Northern Lights

March 7, 2017

Partners onstage and off, Bridgett Zehr and Zdenek Konvalina are the new darlings of National Ballet of Canada.



Zdenek Konvalina and Bridgett Zehr of National Ballet of Canada. Photo by Matthew Karas.



A roof-lifting roar reverberated through Toronto’s Four Seasons Centre opera house at the end of a Swan Lake that fans had been anticipating with huge expectations.


The March 13 event marked the local Swan Lake debuts of two much-admired National Ballet of Canada principals: American Bridgett Zehr and Czech-born Zdenek Konvalina. This was their first time dancing the leads together in a major full-length classic since joining the company almost four years ago.


It was the intimacy of their dramatic portrayals as much as the dazzle of their dancing that won Zehr and Konvalina a well-deserved ovation. Audiences have a keen nose for magical partnerships and this one showed all the promise of such a pairing of exceptional talents. Konva­lina’s affecting attentiveness and the emotional intensity of Zehr’s doe-eyed response revealed a tender connection.


That connection had been equally apparent during rehearsals where Konvalina’s sharp eye was continually alert to Zehr’s needs, offering unobtrusive support to help her find her center or a warmly encouraging smile after she’d nailed a difficult combination.


That enthusiastic Swan Lake audience in March should probably have also offered a symbolic bouquet to the free lunch program at Phillippi Shores Elementary School in Sarasota, Florida. Without it, Bridgett Zehr would likely never have become a dancer.


By the same taken they should also be very grateful that the Brno Conservatory in Soviet-era Czechoslovakia took in the athletic soccer-loving 9-year-old Zdenek Konvalina.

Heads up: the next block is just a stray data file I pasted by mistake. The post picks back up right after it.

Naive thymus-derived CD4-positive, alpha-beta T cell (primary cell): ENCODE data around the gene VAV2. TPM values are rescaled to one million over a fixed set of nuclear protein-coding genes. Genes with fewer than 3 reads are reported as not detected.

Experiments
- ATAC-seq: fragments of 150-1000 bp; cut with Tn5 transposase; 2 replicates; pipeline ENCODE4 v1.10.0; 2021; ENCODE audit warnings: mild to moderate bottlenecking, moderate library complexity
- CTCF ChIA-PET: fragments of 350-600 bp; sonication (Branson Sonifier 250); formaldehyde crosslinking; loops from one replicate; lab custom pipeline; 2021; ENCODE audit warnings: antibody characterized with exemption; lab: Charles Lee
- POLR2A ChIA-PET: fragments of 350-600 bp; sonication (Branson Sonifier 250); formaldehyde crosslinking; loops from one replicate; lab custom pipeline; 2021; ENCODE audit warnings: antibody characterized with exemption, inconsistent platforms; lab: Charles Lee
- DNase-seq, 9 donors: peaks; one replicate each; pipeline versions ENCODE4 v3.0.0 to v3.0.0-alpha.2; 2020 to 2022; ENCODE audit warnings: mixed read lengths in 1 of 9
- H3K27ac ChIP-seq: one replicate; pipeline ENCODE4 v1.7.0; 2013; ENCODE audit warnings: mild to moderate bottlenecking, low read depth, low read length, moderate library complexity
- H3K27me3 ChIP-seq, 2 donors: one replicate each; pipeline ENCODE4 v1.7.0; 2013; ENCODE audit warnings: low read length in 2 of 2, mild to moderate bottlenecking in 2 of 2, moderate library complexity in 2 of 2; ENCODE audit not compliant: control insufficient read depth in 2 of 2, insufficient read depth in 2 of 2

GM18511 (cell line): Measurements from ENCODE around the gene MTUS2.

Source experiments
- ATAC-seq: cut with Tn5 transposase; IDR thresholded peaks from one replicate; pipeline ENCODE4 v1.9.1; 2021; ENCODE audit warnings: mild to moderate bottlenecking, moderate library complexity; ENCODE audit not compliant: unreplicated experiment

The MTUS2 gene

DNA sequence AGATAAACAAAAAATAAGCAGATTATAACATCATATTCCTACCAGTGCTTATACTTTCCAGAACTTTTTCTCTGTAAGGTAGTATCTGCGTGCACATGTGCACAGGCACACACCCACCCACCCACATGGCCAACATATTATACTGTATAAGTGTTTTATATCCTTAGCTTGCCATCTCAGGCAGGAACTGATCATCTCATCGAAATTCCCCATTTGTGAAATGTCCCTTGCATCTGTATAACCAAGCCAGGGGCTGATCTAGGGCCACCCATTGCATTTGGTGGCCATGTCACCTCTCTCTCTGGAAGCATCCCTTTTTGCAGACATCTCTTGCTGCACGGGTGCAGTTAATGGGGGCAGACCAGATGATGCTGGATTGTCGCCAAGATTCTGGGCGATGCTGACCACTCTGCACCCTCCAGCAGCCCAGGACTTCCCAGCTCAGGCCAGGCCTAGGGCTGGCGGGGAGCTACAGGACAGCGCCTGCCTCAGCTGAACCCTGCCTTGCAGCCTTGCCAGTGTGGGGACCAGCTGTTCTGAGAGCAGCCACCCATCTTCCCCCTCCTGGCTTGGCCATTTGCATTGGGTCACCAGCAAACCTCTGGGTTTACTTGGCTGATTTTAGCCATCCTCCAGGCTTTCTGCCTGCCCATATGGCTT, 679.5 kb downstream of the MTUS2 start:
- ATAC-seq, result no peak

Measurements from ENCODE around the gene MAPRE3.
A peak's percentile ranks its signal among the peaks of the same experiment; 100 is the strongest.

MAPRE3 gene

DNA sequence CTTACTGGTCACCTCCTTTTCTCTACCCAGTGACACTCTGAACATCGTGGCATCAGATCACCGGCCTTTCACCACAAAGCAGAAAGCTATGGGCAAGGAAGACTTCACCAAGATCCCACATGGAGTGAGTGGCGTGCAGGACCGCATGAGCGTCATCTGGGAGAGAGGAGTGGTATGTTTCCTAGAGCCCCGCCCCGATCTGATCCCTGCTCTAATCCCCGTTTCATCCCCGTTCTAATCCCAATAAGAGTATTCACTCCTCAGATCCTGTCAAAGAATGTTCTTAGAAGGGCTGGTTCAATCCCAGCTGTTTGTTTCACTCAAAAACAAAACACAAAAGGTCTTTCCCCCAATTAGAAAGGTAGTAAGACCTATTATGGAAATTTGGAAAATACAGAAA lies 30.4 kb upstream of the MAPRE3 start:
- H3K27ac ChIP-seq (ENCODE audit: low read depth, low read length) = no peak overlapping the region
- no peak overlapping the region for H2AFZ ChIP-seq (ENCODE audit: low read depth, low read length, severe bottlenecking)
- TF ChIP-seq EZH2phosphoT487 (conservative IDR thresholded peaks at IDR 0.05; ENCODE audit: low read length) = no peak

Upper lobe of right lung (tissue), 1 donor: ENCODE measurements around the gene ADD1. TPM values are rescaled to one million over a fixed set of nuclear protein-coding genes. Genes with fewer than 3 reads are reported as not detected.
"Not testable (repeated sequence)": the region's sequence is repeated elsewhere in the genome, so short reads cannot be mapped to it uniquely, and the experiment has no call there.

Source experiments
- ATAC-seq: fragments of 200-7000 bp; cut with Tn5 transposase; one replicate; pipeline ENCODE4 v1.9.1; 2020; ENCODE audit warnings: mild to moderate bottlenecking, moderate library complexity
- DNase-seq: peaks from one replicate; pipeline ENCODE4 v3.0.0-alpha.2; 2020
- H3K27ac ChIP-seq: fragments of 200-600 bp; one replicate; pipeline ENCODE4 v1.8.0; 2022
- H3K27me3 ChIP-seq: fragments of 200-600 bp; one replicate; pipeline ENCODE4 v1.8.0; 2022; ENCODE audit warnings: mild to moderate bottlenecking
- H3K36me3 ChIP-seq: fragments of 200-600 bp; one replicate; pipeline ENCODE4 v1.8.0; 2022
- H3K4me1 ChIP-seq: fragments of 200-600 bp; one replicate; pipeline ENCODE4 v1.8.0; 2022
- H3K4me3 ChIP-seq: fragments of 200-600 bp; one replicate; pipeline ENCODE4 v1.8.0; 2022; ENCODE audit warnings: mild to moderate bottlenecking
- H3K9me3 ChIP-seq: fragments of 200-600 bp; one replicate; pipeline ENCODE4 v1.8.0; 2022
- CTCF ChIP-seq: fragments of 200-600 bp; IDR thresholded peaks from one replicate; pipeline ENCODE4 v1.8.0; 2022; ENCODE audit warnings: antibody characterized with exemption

Both Zehr and Konvalina are former members of Houston Ballet. During their final year in Texas, company artistic director Stanton Welch paired them as the leads in his 2006 production of Swan Lake. Zehr, five years Konvalina’s junior, was still in the corps and until then, as she confides with a grin, an admirer “from afar” of the handsome, dark-blond principal. Working so closely together on Swan Lake laid the foundation of a friendship from which romance later bloomed.


Zehr admits she was hoping they’d dance together again in Toronto, but it’s taken time for that wish to be fulfilled. Although Welch had promoted Zehr to soloist following her success in Swan Lake, National Ballet artistic director Karen Kain could only offer her a second soloist position in Toronto. “I realized I’d have to work my way up here,” says Zehr. Meanwhile Konvalina, who maintained his principal rank in the transfer to Toronto, was partnering such seasoned company principals as Sonia Rodriguez and Chan Hon Goh.


Toronto audiences did get a tantalizing sample of the intoxicating spell Zehr and Konvalina conjure when they danced the “Facades” pas de deux in the National Ballet’s premiere of Jerome Robbins’ Glass Pieces in 2007. This might have led sooner to more such opportunities had Zehr not been sidelined for almost a season with a serious foot injury—a nonunion stress fracture—that required surgery in 2008. It was during this difficult period that the two dancers’ personal relationship deepened.